It is all a bit dizzying, even disorienting, to not know if you’ve looped back around or if there is NO FOOTER at all and if you keep scrolling, years could go by and you’d still be there, looking at AI-generated phrases. But this is perhaps a more honest portrayal of the web than the header-footer model dragged in from the past. The web has no beginning, no end, and so there’s no point in pretending that a “footer” is a kind of ending. Kudos to K72 for not abiding by convention.
But the human brain responds to a narrative and seems to apprehend information in a top-down style. Whether this is biological or cultural, who’s to say. But K72 is pushing the extreme of cognition by completely dispensing with a brand storyline and repeating the same sequence over and over again. Even the “footer” page that exists is stripped of all artifice, reduced to the raw essentials, with the social media links rendered in initials instead of icons.
As a creative agency, it makes sense to offer up a portfolio page that is so edgy that there are no edges. Just loop after loop after loop.
7. Shantell Martin
Shantell Martin is a British-born graphic designer, choreographer, performer, teacher, and philosopher, and if that sounds like a bit much, this is an artist who’s worked with Kendrick Lamar and North Face. Translation: her appeal is broad and yet refined, hard to categorize and yet filled with infinite possibility. Her one major theme is LINE, and she’s done amazing work in all kinds of media with that simple gesture.
Lines form a path, in her worldview. The footer to her personal website is the final touch to this most heartfelt mission: her rounded, expressive lines form questions from three-letter words: Who Are You? Are You You? Martin wants to leave the user with something to ponder, because as promised she is both teacher and artist, and here she is displaying two sides of her vision. The rest of the footer fills the traditional mission of links to social media and other pages on her website, nothing very extraordinary…but it’s the haunting questions that linger, that draw users into her story. Branding is more than getting clicks and harvesting data: you have to give to get, and website design that hews closely to the beaten path isn’t taking the right line (according to Martin’s vision of line and path, anyway).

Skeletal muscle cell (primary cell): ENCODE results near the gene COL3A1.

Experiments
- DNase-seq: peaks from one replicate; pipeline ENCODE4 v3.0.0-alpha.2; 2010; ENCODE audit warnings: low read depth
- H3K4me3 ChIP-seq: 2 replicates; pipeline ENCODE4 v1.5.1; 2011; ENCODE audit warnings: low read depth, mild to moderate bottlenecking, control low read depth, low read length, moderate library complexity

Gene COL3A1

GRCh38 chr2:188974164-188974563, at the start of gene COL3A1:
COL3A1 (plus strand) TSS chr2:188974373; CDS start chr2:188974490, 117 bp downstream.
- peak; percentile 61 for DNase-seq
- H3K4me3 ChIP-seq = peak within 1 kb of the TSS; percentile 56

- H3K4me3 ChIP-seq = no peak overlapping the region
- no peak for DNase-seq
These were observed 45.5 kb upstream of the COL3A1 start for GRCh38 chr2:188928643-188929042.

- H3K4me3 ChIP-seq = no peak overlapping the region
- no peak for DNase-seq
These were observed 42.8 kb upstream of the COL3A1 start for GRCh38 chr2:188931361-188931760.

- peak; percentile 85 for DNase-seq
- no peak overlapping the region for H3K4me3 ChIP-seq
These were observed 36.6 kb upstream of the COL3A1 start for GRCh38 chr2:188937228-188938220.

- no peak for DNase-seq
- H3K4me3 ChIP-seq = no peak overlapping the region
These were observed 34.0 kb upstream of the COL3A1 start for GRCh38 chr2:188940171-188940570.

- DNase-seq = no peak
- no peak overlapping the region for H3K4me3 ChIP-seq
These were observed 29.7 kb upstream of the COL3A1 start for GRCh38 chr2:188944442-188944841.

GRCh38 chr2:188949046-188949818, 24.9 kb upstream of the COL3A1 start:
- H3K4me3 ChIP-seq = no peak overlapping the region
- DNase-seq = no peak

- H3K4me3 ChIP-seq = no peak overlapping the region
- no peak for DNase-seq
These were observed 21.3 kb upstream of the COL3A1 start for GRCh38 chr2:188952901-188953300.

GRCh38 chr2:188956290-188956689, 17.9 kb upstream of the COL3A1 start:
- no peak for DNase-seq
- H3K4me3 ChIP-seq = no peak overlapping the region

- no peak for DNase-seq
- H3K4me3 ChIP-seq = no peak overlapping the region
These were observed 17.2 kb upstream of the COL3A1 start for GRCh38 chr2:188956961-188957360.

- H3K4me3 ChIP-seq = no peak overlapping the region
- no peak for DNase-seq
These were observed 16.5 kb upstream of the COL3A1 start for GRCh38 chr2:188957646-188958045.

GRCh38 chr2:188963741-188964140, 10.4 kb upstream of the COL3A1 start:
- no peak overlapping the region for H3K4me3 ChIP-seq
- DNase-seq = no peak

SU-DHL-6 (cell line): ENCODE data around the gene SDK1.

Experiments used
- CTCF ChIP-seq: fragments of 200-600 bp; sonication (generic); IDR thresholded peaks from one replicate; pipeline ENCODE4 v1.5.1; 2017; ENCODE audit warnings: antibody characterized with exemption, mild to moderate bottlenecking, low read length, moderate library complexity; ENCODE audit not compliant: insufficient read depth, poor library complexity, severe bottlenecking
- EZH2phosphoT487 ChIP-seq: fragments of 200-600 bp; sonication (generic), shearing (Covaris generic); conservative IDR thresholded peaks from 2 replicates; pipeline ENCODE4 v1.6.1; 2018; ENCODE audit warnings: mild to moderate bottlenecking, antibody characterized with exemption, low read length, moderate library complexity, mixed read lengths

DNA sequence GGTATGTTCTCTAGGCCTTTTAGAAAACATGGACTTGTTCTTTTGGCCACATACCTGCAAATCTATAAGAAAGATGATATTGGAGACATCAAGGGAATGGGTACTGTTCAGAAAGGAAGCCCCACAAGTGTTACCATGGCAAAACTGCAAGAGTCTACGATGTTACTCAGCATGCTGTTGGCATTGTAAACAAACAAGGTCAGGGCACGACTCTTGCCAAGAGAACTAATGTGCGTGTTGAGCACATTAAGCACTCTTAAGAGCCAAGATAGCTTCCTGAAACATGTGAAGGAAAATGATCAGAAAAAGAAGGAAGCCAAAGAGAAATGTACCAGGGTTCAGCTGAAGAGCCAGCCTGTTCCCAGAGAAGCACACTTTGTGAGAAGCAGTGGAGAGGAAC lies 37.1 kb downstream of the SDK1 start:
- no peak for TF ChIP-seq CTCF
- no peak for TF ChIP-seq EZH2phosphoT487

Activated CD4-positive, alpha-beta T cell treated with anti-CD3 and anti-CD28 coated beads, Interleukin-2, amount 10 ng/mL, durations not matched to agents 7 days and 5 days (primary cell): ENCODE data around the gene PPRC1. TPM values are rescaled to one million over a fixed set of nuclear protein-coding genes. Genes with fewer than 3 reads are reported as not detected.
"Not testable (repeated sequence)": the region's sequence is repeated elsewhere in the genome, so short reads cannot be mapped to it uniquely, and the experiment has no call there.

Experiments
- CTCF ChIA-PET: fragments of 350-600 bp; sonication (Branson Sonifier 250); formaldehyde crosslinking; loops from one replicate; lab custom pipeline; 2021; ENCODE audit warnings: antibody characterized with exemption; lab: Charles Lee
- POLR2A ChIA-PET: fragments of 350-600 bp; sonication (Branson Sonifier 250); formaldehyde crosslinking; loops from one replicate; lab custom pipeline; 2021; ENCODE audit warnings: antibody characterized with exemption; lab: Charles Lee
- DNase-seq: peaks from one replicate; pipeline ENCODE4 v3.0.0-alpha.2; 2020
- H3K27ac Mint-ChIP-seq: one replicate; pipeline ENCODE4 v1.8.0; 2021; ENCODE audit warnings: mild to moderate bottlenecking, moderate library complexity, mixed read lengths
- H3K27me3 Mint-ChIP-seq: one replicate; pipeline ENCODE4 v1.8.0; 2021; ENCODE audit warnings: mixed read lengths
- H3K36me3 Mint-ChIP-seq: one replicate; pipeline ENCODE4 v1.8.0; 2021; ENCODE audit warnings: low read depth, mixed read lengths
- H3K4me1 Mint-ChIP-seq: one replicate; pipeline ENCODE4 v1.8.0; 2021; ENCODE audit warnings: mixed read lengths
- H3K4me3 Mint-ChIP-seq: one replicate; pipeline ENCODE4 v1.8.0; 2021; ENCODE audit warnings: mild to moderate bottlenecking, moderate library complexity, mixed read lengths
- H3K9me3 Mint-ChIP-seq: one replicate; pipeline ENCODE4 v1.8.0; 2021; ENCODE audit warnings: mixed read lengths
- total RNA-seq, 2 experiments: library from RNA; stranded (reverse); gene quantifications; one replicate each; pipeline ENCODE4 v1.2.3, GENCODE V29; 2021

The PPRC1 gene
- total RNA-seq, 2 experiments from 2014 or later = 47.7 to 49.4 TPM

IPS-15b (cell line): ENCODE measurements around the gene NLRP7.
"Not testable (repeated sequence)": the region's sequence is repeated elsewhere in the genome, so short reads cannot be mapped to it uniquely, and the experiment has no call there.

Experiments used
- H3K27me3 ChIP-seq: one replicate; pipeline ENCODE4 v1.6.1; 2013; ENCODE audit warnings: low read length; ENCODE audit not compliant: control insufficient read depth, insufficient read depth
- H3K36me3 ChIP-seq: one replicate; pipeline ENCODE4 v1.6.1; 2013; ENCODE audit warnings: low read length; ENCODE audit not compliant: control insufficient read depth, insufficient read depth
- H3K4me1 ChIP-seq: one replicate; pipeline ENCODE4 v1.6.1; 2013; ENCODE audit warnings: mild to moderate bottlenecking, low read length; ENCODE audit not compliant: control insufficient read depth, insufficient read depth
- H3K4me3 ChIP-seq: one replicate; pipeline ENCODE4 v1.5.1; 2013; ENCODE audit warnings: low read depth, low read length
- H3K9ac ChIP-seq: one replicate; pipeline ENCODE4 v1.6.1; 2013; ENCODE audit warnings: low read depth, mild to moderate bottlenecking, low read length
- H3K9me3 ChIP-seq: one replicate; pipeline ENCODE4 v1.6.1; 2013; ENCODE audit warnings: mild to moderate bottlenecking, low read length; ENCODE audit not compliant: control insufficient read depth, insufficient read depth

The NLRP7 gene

Web design depends on lines that create a path. The footer is the end of the path and there needs to be a payoff of some kind, a surprise, a wrinkle. Martin reminds us that simple gestures have profound impact.
8. Style Novels
Luxurious furniture, catalogued on a website that’s drawing raves from design critics for its lush interactive gateway to the merchandise. Style Novels bills this journey as a “history of furniture,” told through three different paths that users can navigate: “the Colors of the Lake,” “a small secret Garden,” or “a journey of the Eyes.” The furniture is then positioned within a narrative that users become immersed in, a cohesive installation that is beautifully rendered and each of which ends with the same footer, bifurcated into two sections.
Below is the top half of the footer. You can see that it’s quite standard, a robust CTA for a catalogue request. And nothing more. No social media icons or any other visual clutter. It fits into the carefully curated visual palette that the website adheres to in all three pages. But there is a second half to the footer.
There it is, below. Four primates in the familiar poses of See, Hear, and Say No Evil, along with a fourth monkey that looks to be in some kind of gastric distress. This is the very bottom of the footer, the very last visual element that users would encounter…and it’s there largely to bring some mirth to what is really a meticulously built website, almost fantastical in scope. This last image isn’t a CTA, of course, but an attempt to form a confederacy with the user. After all, when two people are in on the same joke, they share a bond. The best footers summon some kind of emotional response from users.
Mana sells yerba mate, a caffeinated drink that originated in South America. It is akin to the Black Drink, derived from a holly plant, that native people in Florida consumed. The consumers of the product aren’t necessarily part of the mainstream, and Mana’s footer acknowledges the alt lifestyle element of its brand.